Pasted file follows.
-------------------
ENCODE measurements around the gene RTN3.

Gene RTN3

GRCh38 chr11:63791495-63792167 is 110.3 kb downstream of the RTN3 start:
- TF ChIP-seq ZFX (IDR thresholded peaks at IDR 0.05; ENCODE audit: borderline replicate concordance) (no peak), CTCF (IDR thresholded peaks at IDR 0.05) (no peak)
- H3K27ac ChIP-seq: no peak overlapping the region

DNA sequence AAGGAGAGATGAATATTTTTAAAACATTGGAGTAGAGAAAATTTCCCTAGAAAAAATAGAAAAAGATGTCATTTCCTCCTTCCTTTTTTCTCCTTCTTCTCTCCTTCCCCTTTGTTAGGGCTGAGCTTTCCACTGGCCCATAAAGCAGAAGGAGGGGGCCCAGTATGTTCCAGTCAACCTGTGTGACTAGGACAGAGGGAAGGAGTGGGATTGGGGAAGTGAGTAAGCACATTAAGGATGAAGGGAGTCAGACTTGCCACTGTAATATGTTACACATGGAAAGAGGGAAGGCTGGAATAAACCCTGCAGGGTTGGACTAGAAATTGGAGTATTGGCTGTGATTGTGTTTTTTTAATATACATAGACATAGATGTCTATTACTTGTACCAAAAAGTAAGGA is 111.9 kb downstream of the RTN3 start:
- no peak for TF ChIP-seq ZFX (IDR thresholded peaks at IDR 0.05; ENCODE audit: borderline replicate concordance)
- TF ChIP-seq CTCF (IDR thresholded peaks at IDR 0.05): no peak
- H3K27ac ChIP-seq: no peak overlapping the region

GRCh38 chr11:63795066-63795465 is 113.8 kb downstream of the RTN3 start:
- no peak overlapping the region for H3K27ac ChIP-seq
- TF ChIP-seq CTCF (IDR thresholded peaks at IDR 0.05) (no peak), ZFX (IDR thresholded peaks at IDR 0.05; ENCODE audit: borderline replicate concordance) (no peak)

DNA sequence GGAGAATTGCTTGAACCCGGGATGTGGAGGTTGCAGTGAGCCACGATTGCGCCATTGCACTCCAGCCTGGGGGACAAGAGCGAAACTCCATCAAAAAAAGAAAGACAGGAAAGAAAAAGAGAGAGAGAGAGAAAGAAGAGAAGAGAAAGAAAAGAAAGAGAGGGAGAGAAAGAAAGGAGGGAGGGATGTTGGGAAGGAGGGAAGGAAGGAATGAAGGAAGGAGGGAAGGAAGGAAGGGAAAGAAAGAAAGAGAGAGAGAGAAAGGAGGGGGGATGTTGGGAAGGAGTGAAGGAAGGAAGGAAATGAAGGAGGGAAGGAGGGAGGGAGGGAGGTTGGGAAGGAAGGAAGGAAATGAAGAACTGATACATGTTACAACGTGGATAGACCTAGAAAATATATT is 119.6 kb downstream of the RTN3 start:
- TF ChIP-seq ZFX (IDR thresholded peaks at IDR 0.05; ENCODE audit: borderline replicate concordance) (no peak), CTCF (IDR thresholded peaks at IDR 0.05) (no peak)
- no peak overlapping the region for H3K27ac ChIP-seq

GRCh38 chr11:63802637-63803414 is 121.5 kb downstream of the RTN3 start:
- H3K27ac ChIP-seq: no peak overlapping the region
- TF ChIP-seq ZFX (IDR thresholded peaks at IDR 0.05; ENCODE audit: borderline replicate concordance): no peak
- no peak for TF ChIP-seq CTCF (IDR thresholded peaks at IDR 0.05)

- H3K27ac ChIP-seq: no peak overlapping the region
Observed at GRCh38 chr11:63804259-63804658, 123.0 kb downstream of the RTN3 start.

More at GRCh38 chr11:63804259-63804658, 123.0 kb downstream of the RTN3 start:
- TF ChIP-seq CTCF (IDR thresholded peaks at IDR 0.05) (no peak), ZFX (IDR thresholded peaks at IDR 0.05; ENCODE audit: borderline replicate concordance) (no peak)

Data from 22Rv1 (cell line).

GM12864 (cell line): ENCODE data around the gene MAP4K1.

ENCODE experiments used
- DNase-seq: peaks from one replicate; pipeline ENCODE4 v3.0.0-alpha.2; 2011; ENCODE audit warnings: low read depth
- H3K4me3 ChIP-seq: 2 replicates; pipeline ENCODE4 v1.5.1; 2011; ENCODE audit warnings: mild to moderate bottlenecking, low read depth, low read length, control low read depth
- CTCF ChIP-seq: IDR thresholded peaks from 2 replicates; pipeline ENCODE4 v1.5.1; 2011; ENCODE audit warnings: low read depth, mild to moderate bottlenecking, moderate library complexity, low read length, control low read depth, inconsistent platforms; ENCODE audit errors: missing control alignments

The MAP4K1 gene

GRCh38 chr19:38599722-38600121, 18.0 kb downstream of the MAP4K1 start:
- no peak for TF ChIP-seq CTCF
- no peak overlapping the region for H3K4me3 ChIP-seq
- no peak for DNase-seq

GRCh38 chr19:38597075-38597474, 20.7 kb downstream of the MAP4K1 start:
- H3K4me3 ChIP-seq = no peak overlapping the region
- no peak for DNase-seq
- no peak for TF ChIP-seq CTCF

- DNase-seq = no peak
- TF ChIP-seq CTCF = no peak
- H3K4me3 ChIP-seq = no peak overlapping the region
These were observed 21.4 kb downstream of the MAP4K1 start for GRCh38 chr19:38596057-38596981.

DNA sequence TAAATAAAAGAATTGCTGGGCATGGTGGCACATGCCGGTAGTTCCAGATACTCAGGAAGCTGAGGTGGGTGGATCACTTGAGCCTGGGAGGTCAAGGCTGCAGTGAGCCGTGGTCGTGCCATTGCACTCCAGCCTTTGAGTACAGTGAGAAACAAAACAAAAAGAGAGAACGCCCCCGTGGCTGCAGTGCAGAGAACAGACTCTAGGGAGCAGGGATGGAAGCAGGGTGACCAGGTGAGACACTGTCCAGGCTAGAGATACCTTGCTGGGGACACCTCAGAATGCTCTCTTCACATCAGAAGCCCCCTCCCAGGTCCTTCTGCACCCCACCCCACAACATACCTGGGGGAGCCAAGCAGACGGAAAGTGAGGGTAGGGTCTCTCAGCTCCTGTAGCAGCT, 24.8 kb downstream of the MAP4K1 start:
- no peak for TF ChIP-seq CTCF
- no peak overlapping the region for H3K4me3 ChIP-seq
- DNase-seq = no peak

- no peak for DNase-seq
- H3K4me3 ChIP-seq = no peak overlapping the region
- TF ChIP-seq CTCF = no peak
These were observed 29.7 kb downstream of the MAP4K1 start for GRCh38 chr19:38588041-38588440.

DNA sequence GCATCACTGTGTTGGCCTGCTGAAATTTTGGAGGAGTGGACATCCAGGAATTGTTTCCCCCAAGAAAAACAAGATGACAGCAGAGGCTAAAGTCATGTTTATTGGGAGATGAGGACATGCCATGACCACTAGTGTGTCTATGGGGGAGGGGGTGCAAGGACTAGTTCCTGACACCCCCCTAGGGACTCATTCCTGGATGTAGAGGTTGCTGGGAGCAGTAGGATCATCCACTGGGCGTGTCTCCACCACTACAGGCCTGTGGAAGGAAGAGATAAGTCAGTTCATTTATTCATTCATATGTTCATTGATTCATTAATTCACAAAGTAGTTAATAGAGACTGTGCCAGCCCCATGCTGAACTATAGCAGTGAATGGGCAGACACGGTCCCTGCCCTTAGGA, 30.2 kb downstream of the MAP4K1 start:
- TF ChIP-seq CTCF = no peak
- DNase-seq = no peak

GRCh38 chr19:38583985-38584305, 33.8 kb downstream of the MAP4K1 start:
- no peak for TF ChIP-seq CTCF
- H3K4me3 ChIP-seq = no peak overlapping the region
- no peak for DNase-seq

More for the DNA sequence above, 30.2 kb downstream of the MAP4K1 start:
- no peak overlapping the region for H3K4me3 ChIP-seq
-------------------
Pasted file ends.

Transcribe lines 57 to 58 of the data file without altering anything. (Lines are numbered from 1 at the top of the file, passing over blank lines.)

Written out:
- no peak for DNase-seq

More for the DNA sequence above, 30.2 kb downstream of the MAP4K1 start: